Re: The “Saatchi bill” will allow responsible innovation in treatment
One hesitates to disagree with Sir Michael Rawlins, but I am unaware of the evidence that law has ever been a driver of medical innovation in the past or in other jurisdictions. Doctors and surgeons have a long history of innovation, and it seems dangerous (if not reckless) to interfere with something that ‘works’. The logic of his article appears to be (a) there is no legal impediment to innovation now but (b) there is ‘anecdotal’ evidence of fear of law/lawyers, (c) therefore we need MORE law (as opposed to simple reassurance, clear information, and financial stimulation of innovative projects).
It is both an insult, and dangerous, for one rich persuasive individual with deep pockets, access and influence to tell the medical profession that it has not been innovative (enough) and that we need a Bill to help us do what we already do safely and legally. This is not a simple cultural debate - it is a category error for a grieving widower to suggest new law consequent to the sad fact that neither he, nor any medical practitioner, could stop his wife dying. Since when has law driven creativity, nuance, and shades of grey? Do law and regulation really drive up quality, or might they drive down to the lowest common denominator? In my world, we have examples of innovations that cause harms (1,2), but also of regulators not being able to police the safety of the industry thanks to challenges by lawyers working for very rich clinicians (3). Hype about ‘innovation’ is all, drives and is driven by commercial pressures and desperate clients, and it seems bizarre to accelerate this.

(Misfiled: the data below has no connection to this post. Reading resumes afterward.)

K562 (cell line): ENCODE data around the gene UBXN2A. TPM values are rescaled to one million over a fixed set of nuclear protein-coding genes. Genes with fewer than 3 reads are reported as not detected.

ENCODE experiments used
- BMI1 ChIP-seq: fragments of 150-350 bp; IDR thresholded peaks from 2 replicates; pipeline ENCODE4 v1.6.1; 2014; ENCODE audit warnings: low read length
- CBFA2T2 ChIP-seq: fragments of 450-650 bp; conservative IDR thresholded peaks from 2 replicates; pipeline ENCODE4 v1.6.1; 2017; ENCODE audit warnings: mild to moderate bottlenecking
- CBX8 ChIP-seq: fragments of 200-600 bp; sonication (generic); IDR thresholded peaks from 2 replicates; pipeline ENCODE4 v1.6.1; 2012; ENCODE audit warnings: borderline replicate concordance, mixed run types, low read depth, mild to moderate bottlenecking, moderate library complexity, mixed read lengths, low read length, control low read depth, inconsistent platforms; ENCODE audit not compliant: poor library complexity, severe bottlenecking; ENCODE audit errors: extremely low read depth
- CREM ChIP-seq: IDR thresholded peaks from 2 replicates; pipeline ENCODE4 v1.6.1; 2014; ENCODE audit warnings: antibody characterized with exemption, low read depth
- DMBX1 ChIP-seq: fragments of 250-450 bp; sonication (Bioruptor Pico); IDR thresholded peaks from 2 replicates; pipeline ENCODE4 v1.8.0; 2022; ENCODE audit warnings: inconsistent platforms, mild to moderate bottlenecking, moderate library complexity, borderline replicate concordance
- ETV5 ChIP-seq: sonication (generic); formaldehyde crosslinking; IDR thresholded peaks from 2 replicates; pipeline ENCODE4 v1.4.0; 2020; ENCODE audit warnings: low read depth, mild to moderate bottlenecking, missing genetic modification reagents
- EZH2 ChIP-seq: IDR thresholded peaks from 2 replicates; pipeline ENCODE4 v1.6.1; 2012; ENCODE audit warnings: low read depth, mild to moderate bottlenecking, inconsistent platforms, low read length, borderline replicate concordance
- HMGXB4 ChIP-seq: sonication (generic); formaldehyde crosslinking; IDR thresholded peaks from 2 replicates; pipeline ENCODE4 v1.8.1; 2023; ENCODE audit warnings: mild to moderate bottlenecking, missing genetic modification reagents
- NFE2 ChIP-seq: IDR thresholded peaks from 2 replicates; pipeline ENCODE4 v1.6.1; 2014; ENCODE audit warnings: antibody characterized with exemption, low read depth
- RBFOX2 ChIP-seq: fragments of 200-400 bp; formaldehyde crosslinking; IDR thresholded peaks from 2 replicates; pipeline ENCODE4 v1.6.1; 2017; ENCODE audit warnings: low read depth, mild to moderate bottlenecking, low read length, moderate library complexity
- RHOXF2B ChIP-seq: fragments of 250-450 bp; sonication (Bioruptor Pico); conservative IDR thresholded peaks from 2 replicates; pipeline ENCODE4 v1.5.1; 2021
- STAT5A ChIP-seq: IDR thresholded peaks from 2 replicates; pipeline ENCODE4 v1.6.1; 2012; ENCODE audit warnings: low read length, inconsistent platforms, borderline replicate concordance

As medicine already has lots of laws, good practice, governance and the normal academic and clinical safeguards, there is no need to add more polish to the Bill of the sorts of ‘good’ things that happen anyway. Peer pressure is a powerful motivator of doctors – it’s more flexible and light touch to leave the ethical judgement about ‘good/ reckless’ to doctors in the ‘here and now’ than to try to capture this in law, that largely operates after the event.
What happened to "First of all, do no harm"? This Bill is not needed, it is not the right prescription for the wrongly thought through diagnosis. Bad doctors come up with treatments and then justify them. That is what Lord Saatchi is doing. The solution was found and now comes the justification. Starting a PR campaign and then finding lots of people agreeing might feel familiar and comfortable to him, but it really should carry no weight with us. It’s misleading to think ‘votes’ or even the ‘opinions’ of the great and good change scientific or medical facts. He really oughtn't be influenced by the agreement he and his Bill Team set out to find. Good scientists, innovators and lawyers pay a lot more attention to areas of weakness and disagreement.
The Bill just doesn’t make sense. Could Lord Saatchi desist now he has stirred up a great public discussion, and confirmed that there already is no legal impediment to innovation? If he set up a Medical Innovations Foundation that gave out financial largesse with all the ‘safeguards’ his Bill Team are trying to devise (like capturing and sharing results), this would be a great legacy and an upfront positive way of raising the bar of innovation and standards. In our normal professional and academic practice we look for unconscious biases, and make declarations of interest. We “follow the money” and ask “who benefits?”. The only people who can assuredly benefit from devising new law are barristers specialising in legislation or members of the ‘Bill Team’ driving this project.
1. Bewley S, Foo L, Braude P. Adverse outcomes of IVF. Br Med J 2011;342-3:d436
2. Vasireddy A, Bewley S. IVF is safe over 50 if it is not fatal. Am J Perinatol 2013;30:881-2
3. HFEA withdraws imposed 10% multiple birth rate target. http://www.embryonews.co.uk/blog/hfea_withdraws_imposed_10_multiple_birt... (last accessed 23rd April 2014)
Competing interests: Trustee, HealthWatch-UK "for treatments that work"